They were chosen simply because they were nice round numbers. But under the new system, they aren’t!
Since it’d be silly to divide the TV schedule into 21-minute intervals,
presumably television networks would tweak the lengths to go more evenly into an hour.
If so, they’d have two choices: 5 blocks per hour (i.e., two dramas, plus a sitcom), or 4 blocks per hour (i.e., two dramas).
If you choose the former, shows will be 4% shorter than today, leading to accelerated storytelling.
(It’s the same change that’s unfolded over the last 20 years, as increased ad time has squeezed the shows themselves to be shorter.)
And if you choose the latter, shows will be 20% longer. They’ll perhaps unfold at a slower, more cinematic speed.
Either way, expect the pacing and rhythm of TV shows to change.
Sports run into the same issue. Football will probably opt for four quarters of 10 minutes each,
which shortens the game by 4%. Expect slightly diminished scoring as a result. (And, if we’re lucky, diminished concussions.)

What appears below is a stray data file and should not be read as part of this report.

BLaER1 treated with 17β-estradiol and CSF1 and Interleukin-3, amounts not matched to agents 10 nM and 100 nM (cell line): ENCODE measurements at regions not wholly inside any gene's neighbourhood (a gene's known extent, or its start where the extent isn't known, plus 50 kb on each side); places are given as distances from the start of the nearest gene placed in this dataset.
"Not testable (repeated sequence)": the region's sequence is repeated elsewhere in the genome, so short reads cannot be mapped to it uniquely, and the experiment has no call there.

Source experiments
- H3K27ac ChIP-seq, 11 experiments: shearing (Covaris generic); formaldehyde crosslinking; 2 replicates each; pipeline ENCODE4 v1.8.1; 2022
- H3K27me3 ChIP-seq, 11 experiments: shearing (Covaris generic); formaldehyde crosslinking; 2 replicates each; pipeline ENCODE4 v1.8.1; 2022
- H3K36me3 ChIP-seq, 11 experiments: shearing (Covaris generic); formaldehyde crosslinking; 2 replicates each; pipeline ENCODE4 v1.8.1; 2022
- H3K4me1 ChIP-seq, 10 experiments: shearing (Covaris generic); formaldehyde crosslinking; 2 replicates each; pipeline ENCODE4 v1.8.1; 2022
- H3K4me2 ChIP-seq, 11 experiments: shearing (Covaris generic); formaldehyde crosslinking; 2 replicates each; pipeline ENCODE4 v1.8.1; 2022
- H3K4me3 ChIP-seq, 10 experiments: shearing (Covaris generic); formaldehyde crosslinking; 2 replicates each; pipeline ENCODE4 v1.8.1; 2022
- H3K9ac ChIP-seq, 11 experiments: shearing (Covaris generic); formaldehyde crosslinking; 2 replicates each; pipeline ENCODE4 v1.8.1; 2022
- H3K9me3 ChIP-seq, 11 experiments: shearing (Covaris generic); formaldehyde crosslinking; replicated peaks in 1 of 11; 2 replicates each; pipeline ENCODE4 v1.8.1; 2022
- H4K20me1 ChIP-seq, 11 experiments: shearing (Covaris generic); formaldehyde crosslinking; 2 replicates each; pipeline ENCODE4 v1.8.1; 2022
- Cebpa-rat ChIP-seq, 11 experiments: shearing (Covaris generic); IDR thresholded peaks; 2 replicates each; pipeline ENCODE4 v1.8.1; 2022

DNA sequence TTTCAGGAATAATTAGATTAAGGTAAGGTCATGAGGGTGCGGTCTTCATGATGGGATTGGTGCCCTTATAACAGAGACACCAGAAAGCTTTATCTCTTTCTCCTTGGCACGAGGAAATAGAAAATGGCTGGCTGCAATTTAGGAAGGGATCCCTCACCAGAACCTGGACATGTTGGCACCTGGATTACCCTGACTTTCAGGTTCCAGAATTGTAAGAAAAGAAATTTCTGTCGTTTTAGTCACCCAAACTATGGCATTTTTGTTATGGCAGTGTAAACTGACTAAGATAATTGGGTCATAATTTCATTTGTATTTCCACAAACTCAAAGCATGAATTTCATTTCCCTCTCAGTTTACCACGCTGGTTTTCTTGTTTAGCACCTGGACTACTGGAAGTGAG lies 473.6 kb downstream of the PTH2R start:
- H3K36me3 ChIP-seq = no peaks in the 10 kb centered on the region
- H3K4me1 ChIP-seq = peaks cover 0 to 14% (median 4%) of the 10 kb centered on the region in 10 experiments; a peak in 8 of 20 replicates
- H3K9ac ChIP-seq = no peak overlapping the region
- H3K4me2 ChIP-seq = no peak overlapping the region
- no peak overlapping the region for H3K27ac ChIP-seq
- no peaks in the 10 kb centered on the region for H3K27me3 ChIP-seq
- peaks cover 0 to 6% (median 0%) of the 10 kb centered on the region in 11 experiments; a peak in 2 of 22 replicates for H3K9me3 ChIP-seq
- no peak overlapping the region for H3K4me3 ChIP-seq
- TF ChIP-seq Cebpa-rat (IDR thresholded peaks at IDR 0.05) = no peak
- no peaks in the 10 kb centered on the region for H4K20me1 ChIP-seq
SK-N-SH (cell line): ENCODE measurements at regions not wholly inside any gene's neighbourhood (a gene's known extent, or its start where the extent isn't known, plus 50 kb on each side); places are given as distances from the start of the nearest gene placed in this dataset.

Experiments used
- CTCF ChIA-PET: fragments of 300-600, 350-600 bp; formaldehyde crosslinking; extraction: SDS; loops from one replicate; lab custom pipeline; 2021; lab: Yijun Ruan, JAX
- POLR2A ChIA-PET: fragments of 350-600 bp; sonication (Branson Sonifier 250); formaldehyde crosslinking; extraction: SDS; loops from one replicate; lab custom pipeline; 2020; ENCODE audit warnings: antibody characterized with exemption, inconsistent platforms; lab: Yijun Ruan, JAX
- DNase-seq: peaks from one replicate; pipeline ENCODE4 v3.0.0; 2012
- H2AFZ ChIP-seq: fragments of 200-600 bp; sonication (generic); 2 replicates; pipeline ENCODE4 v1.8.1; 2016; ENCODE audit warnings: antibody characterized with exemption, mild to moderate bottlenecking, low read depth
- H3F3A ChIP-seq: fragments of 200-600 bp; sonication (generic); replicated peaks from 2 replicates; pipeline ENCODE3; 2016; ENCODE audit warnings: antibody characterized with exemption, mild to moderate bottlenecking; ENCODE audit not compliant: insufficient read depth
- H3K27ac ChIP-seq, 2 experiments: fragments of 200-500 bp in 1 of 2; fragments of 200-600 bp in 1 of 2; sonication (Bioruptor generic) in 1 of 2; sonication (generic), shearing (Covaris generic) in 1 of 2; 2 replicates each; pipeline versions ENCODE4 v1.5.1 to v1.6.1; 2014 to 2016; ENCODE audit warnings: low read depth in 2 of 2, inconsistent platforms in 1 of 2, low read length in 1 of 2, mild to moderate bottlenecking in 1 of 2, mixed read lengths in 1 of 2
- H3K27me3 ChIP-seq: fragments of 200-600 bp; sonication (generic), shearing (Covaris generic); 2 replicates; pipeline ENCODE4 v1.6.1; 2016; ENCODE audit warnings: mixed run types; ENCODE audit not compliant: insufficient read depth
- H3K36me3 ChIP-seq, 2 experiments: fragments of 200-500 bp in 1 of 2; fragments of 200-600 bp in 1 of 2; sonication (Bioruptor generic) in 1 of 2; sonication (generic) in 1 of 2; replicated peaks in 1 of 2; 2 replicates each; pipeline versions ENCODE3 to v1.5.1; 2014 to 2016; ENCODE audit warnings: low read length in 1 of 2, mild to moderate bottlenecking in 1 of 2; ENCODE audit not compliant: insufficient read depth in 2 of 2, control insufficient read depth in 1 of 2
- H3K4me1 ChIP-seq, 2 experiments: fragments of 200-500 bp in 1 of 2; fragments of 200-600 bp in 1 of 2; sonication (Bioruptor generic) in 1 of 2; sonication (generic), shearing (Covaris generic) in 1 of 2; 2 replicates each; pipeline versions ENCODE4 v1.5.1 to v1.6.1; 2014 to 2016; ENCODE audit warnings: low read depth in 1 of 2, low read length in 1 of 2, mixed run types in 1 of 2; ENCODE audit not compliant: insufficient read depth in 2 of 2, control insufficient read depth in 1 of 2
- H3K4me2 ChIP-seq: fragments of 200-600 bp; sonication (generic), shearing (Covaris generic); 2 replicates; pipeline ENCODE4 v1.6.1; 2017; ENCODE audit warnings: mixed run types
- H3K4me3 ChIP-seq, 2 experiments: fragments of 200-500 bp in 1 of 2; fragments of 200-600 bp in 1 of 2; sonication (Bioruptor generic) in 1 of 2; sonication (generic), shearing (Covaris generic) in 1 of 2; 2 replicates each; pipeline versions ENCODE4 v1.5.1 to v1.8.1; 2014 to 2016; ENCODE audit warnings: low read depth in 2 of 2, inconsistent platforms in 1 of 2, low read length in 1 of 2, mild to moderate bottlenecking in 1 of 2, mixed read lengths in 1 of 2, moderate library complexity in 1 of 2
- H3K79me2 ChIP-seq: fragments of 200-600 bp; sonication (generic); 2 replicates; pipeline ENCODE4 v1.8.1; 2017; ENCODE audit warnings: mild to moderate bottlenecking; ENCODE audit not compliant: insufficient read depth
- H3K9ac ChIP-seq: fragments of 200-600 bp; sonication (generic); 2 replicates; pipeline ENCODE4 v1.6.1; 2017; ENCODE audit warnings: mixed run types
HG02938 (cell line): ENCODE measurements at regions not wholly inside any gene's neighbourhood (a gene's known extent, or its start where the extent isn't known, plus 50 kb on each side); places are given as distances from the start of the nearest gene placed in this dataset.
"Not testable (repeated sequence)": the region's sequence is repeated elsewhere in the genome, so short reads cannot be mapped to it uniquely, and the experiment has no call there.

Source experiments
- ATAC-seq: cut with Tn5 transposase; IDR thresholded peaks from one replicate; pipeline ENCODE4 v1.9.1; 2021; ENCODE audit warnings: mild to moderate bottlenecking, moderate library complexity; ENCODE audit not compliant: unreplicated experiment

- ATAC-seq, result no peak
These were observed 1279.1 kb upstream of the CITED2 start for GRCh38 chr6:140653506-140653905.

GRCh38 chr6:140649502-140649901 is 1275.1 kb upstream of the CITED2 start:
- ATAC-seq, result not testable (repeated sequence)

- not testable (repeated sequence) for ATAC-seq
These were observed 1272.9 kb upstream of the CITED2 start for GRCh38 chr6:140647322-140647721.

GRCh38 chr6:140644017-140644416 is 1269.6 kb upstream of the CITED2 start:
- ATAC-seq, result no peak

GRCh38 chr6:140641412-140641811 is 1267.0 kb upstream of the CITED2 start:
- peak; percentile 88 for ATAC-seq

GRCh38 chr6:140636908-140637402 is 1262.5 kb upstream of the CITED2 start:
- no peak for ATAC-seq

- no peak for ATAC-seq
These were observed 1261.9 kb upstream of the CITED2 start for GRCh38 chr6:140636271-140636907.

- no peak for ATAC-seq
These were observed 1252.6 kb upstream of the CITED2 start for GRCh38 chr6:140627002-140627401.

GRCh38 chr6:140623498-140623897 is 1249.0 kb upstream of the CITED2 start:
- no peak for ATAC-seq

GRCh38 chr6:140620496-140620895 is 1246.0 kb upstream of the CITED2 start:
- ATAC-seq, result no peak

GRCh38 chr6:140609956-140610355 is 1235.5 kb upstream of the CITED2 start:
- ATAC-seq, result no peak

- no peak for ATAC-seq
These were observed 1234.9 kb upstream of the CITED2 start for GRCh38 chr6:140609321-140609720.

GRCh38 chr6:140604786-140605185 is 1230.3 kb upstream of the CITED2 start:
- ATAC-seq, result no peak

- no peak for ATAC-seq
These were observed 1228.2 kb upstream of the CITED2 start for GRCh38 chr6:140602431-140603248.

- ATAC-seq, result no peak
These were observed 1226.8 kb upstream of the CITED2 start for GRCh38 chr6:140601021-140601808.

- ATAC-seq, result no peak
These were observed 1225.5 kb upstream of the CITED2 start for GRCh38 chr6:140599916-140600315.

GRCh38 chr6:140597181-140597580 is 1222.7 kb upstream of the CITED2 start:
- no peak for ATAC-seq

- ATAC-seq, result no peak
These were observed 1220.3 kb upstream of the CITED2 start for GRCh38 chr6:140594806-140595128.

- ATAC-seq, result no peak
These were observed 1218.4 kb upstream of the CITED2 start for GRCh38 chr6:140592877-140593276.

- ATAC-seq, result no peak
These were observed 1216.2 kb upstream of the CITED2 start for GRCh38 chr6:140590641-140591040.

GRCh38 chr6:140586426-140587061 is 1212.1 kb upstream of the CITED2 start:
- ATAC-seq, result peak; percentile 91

Hockey, meanwhile, might go for three periods of 15 minutes each, which actually makes the game 8% longer.
It might give someone a chance to tackle Wayne Gretzky’s scoring records (but then again, probably not—he’s way out of reach right now).
I’d expect soccer to select two halves of 30 minutes each, which (as with American football)
shortens games by 4%. If you thought soccer was too high-scoring already, you’re in luck (and also in a very small minority, I suspect).
When it comes to sports, the lengths of games won’t be the only thing changing. We also need to reconsider record running times.
Usain Bolt’s world-record for the 100-meter dash (currently 9.58 seconds) would be, under the new system,
11.09 metric seconds. Doing the 100m in 11 metric seconds might be achievable in the future, but 10 seconds? Perhaps never.
(That’s the equivalent of 8.64 of our seconds!)
What about the mile? Well, it’s a little funny to imagine a world with metric time still
worrying about that strange unit of distance (5280 feet? Really?), but the famed 4-minute mile would correspond to a 2.78-minute mile.
This is weird because, for top runners in the 1940s and 1950s, the barrier to running a
4-minute mile may have been less physiological than psychological. Would the 2.8-minute mile have felt as
intimidating? Would the 3-minute mile? Perhaps it’d be the 2.5-minute mile, seeing as the current world record (3:43 in our old system)
is 2.58 metric minutes?
And we might as well mention the marathon, where the world record time (currently 2:02:57)